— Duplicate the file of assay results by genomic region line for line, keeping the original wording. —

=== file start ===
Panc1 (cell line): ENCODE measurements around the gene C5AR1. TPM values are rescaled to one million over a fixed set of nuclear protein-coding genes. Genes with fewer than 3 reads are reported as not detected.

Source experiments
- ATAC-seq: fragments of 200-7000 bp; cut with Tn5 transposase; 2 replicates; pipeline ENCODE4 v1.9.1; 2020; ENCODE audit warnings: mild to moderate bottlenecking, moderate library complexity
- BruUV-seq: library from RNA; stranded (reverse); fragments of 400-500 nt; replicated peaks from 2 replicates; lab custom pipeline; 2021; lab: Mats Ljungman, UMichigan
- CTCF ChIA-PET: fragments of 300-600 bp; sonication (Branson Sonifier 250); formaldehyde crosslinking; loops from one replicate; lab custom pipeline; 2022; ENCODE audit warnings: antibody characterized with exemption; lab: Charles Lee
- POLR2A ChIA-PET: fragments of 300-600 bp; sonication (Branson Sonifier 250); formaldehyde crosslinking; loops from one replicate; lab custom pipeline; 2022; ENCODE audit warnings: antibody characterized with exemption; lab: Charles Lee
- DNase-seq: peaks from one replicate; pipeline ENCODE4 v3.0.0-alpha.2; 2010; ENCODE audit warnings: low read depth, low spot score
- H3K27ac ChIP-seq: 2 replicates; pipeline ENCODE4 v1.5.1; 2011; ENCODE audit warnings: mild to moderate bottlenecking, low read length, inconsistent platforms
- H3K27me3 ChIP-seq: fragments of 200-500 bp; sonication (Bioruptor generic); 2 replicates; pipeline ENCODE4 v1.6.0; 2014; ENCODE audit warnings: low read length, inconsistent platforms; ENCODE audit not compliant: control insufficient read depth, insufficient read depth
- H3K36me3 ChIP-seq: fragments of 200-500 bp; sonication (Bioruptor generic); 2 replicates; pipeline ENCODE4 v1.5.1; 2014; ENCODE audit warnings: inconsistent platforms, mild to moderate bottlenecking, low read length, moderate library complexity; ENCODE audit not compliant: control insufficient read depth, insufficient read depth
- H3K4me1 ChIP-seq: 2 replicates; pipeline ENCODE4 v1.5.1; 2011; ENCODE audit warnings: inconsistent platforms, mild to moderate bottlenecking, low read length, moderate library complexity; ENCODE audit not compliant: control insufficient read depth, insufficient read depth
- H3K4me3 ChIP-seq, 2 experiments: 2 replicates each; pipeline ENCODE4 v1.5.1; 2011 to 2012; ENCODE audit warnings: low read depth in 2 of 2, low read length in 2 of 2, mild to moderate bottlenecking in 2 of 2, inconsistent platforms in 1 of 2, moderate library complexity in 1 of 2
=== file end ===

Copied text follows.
Panc1 (cell line): ENCODE measurements around the gene C5AR1. TPM values are rescaled to one million over a fixed set of nuclear protein-coding genes. Genes with fewer than 3 reads are reported as not detected.

Source experiments
- ATAC-seq: fragments of 200-7000 bp; cut with Tn5 transposase; 2 replicates; pipeline ENCODE4 v1.9.1; 2020; ENCODE audit warnings: mild to moderate bottlenecking, moderate library complexity
- BruUV-seq: library from RNA; stranded (reverse); fragments of 400-500 nt; replicated peaks from 2 replicates; lab custom pipeline; 2021; lab: Mats Ljungman, UMichigan
- CTCF ChIA-PET: fragments of 300-600 bp; sonication (Branson Sonifier 250); formaldehyde crosslinking; loops from one replicate; lab custom pipeline; 2022; ENCODE audit warnings: antibody characterized with exemption; lab: Charles Lee
- POLR2A ChIA-PET: fragments of 300-600 bp; sonication (Branson Sonifier 250); formaldehyde crosslinking; loops from one replicate; lab custom pipeline; 2022; ENCODE audit warnings: antibody characterized with exemption; lab: Charles Lee
- DNase-seq: peaks from one replicate; pipeline ENCODE4 v3.0.0-alpha.2; 2010; ENCODE audit warnings: low read depth, low spot score
- H3K27ac ChIP-seq: 2 replicates; pipeline ENCODE4 v1.5.1; 2011; ENCODE audit warnings: mild to moderate bottlenecking, low read length, inconsistent platforms
- H3K27me3 ChIP-seq: fragments of 200-500 bp; sonication (Bioruptor generic); 2 replicates; pipeline ENCODE4 v1.6.0; 2014; ENCODE audit warnings: low read length, inconsistent platforms; ENCODE audit not compliant: control insufficient read depth, insufficient read depth
- H3K36me3 ChIP-seq: fragments of 200-500 bp; sonication (Bioruptor generic); 2 replicates; pipeline ENCODE4 v1.5.1; 2014; ENCODE audit warnings: inconsistent platforms, mild to moderate bottlenecking, low read length, moderate library complexity; ENCODE audit not compliant: control insufficient read depth, insufficient read depth
- H3K4me1 ChIP-seq: 2 replicates; pipeline ENCODE4 v1.5.1; 2011; ENCODE audit warnings: inconsistent platforms, mild to moderate bottlenecking, low read length, moderate library complexity; ENCODE audit not compliant: control insufficient read depth, insufficient read depth
- H3K4me3 ChIP-seq, 2 experiments: 2 replicates each; pipeline ENCODE4 v1.5.1; 2011 to 2012; ENCODE audit warnings: low read depth in 2 of 2, low read length in 2 of 2, mild to moderate bottlenecking in 2 of 2, inconsistent platforms in 1 of 2, moderate library complexity in 1 of 2